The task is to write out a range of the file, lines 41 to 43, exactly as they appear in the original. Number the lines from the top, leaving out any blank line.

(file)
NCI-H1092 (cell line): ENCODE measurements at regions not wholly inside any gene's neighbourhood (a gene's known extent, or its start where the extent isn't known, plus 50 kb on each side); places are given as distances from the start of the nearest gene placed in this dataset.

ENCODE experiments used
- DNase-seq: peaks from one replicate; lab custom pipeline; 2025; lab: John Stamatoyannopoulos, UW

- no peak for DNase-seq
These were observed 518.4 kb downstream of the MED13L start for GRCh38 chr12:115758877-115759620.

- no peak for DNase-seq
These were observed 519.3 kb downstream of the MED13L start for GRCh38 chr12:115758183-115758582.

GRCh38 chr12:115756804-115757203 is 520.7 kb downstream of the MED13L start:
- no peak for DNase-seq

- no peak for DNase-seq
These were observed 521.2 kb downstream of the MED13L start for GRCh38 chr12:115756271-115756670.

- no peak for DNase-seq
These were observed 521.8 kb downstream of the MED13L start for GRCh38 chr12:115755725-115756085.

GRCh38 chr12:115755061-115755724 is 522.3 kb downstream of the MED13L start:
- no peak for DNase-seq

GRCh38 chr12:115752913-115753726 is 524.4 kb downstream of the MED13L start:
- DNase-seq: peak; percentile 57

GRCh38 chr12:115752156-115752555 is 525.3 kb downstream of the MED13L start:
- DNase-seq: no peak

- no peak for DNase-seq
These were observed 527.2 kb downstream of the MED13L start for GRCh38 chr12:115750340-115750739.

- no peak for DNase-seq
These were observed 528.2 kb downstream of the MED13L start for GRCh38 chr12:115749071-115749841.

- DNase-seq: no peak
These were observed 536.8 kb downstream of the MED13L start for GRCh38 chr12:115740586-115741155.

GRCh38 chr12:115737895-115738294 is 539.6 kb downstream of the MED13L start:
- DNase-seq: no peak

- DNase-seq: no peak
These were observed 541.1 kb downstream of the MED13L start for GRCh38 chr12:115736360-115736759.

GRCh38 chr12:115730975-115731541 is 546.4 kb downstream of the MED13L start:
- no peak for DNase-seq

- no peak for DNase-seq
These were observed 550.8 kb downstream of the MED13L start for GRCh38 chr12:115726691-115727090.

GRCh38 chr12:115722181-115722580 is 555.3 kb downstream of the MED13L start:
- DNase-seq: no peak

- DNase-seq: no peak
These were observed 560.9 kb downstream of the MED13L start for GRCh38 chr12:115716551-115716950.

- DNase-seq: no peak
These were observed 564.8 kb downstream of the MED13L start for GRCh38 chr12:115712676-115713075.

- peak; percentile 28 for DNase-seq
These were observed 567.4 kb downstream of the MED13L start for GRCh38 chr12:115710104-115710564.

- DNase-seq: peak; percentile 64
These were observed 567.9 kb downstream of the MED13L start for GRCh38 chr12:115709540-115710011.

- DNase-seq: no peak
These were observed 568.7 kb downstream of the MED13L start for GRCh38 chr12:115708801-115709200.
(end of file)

These were observed 567.4 kb downstream of the MED13L start for GRCh38 chr12:115710104-115710564.

- DNase-seq: peak; percentile 64
These were observed 567.9 kb downstream of the MED13L start for GRCh38 chr12:115709540-115710011.